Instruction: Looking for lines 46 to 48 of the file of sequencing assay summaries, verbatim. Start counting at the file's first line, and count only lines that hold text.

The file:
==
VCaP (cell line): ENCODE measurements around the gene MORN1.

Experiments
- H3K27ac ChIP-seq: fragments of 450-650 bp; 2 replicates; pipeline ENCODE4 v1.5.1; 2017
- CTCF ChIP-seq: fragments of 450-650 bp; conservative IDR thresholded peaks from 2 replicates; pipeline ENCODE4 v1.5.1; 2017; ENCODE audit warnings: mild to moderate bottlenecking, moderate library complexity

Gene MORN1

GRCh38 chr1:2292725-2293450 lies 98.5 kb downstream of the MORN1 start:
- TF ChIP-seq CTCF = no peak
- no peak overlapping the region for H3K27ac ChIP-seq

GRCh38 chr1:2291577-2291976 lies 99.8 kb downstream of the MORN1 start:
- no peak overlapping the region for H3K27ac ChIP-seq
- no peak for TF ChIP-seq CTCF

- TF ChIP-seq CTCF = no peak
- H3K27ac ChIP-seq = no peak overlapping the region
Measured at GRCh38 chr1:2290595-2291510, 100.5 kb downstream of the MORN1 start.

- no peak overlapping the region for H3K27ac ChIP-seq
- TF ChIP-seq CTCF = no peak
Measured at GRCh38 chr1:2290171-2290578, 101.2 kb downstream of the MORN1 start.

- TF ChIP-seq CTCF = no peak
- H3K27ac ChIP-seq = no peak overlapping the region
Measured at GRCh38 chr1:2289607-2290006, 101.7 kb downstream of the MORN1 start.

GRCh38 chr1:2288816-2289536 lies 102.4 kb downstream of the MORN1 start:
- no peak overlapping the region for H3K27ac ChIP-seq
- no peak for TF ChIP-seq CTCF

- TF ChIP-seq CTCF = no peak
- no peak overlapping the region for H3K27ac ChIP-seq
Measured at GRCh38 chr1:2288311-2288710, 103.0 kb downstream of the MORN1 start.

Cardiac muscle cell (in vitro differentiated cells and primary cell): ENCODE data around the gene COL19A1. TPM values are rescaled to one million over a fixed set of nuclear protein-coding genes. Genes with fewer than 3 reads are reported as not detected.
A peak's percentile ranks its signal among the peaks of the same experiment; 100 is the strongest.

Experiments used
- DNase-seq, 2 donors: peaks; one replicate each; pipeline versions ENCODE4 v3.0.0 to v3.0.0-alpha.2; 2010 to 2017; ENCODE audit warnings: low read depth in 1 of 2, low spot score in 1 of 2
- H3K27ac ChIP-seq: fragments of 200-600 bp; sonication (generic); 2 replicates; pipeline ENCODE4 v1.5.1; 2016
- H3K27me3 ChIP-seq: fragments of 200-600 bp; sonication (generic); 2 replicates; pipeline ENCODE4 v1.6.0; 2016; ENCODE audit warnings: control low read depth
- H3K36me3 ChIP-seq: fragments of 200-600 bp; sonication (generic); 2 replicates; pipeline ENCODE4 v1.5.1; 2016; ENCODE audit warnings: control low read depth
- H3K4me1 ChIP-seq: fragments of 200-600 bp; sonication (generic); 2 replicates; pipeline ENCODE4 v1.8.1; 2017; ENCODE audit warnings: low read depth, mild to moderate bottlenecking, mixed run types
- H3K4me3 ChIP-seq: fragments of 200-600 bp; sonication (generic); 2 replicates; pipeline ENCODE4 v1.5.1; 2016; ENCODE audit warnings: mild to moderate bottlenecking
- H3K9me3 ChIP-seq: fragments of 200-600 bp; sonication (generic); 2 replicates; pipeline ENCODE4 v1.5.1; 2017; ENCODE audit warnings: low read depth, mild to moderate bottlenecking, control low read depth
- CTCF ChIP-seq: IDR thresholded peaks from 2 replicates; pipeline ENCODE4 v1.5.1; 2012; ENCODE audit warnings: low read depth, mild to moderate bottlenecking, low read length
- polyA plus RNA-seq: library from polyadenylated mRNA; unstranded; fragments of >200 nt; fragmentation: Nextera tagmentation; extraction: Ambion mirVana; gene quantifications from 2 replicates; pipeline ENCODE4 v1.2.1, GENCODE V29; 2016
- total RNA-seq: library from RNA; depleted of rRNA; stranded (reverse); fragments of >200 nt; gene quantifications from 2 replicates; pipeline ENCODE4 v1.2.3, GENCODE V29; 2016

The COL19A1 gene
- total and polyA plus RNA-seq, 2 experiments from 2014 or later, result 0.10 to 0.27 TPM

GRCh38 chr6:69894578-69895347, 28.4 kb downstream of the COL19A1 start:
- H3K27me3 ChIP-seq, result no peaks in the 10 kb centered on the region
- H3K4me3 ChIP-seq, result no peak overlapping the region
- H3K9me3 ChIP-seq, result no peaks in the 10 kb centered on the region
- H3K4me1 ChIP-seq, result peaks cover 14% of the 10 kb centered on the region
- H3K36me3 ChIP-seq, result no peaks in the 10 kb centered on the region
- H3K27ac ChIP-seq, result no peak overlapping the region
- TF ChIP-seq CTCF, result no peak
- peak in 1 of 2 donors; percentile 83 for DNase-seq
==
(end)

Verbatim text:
- H3K4me1 ChIP-seq, result peaks cover 14% of the 10 kb centered on the region
- H3K36me3 ChIP-seq, result no peaks in the 10 kb centered on the region
- H3K27ac ChIP-seq, result no peak overlapping the region